Stephanie Strasburg
City of Pittsburgh Mayor Bill Peduto speaks during a promotion ceremony for the Pittsburgh Bureau of Police in City Council Chambers on Monday, July 11, 2016 in Downtown. Peduto emphasized coming together as the city and nation deals with what he called one of the hardest times in our city and country's history to be a police officer.
Lt. David Meade smiles as his daughter, Bayleigh Meade, 12, of Brookline, pins his badge on him during a promotion ceremony for the Pittsburgh Bureau of Police in City Council Chambers on Monday, July 11, 2016 in Downtown. Meade was promoted from a sergeant to lieutenant of Zone 2.
Stephanie Strasburg
Lt. David Meade smiles as his daughter, Bayleigh Meade, 12, of Brookline, pins his badge on him during a promotion ceremony for the Pittsburgh Bureau of Police in City Council Chambers on Monday, July 11, 2016 in Downtown. Meade was promoted from a sergeant to lieutenant of Zone 2.
From left to right, Cmdr. Ed Trapp, Cmdr. Cristyn Zett, and Cmdr. Stephen Vinasky raise their hands as they take their oath during a promotion ceremony for the Pittsburgh Bureau of Police in City Council Chambers on Monday, July 11, 2016 in Downtown. The three were all promoted from lieutenant to commander.
Stephanie Strasburg
From left to right, Cmdr. Ed Trapp, Cmdr. Cristyn Zett, and Cmdr. Stephen Vinasky raise their hands as they take their oath during a promotion ceremony for the Pittsburgh Bureau of Police in City Council Chambers on Monday, July 11, 2016 in Downtown. The three were all promoted from lieutenant to commander.
Cmdr. Cristyn Zett, right, gets a hug from her son, Gavin, 7, and a kiss from her mother, Noel Baker, far right, all of Beechview, after being promoted from lieutenant during promotion ceremony for the Pittsburgh Bureau of Police in City Council Chambers on Monday, July 11, 2016, Downtown. Also promoted from police officer to sergeant was her husband, Richard Zett, left, tickling their daughter Emma, 5, here in the photo. On far left, Zone 5 Cmdr. Jason Lando congratulates the couple.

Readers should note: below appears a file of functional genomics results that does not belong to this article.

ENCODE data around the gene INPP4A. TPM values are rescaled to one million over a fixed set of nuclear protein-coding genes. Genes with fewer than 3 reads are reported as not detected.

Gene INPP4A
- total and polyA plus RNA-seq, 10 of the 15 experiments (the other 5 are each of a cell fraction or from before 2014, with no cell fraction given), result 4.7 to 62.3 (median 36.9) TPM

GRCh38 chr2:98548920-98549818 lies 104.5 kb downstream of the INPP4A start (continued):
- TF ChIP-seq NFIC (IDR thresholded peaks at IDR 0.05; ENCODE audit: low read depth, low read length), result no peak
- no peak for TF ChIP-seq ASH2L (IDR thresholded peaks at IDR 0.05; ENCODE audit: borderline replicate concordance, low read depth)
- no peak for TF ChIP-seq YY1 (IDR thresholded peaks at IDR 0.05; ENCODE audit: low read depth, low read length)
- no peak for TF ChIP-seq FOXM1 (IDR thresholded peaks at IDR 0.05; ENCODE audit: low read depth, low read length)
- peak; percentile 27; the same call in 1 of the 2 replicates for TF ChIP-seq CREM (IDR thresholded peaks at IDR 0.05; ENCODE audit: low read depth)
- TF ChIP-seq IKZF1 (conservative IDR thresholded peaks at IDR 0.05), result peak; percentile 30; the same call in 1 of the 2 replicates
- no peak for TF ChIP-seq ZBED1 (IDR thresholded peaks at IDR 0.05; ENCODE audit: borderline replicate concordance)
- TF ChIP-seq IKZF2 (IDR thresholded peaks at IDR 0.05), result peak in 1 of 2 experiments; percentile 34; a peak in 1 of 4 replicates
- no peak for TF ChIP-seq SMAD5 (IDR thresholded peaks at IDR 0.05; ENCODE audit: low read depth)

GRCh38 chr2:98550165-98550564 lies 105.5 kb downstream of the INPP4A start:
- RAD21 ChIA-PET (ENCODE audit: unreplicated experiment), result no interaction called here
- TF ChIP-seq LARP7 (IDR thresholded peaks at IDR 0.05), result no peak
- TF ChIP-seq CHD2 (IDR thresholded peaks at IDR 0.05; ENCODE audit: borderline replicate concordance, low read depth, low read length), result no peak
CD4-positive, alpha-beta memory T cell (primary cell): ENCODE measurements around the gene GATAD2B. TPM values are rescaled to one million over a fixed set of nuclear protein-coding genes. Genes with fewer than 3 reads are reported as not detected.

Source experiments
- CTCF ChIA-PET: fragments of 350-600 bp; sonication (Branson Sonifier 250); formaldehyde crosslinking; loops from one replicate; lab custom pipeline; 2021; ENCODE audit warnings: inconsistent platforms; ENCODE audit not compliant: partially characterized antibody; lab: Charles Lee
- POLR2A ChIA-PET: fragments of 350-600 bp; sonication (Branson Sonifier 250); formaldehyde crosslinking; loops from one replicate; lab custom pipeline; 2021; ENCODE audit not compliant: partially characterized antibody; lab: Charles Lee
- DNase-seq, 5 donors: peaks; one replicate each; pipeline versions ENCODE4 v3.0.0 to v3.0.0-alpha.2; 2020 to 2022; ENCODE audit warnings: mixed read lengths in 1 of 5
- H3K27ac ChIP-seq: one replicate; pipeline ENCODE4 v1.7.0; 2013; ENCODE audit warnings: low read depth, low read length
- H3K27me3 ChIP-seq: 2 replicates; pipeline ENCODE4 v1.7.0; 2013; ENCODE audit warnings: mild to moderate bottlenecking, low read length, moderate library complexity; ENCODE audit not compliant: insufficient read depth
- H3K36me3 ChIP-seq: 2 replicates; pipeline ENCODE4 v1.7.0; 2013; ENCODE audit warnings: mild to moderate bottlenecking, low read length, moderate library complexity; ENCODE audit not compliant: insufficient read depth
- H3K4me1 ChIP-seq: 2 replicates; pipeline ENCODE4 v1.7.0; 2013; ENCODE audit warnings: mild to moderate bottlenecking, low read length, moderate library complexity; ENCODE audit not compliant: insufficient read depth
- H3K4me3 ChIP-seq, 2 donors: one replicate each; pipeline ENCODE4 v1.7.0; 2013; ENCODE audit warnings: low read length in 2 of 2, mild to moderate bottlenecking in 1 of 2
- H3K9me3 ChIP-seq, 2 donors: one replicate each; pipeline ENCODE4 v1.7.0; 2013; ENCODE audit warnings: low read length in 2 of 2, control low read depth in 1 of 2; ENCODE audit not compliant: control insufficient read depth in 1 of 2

Stephanie Strasburg
Cmdr. Cristyn Zett, right, gets a hug from her son, Gavin, 7, and a kiss from her mother, Noel Baker, far right, all of Beechview, after being promoted from lieutenant during promotion ceremony for the Pittsburgh Bureau of Police in City Council Chambers on Monday, July 11, 2016, Downtown. Also promoted from police officer to sergeant was her husband, Richard Zett, left, tickling their daughter Emma, 5, here in the photo. On far left, Zone 5 Cmdr. Jason Lando congratulates the couple.
Pittsburgh Police Chief Cameron McClay talks after a promotion ceremony for the Pittsburgh Bureau of Police in City Council Chambers on Monday, July 11, 2016 in Downtown. 'Every day, let your actions honor those who came before you,' said McClay, who spoke on the Bureau's core values. 'Model integrity... Model compassion... You exist to serve those that you lead.'
Stephanie Strasburg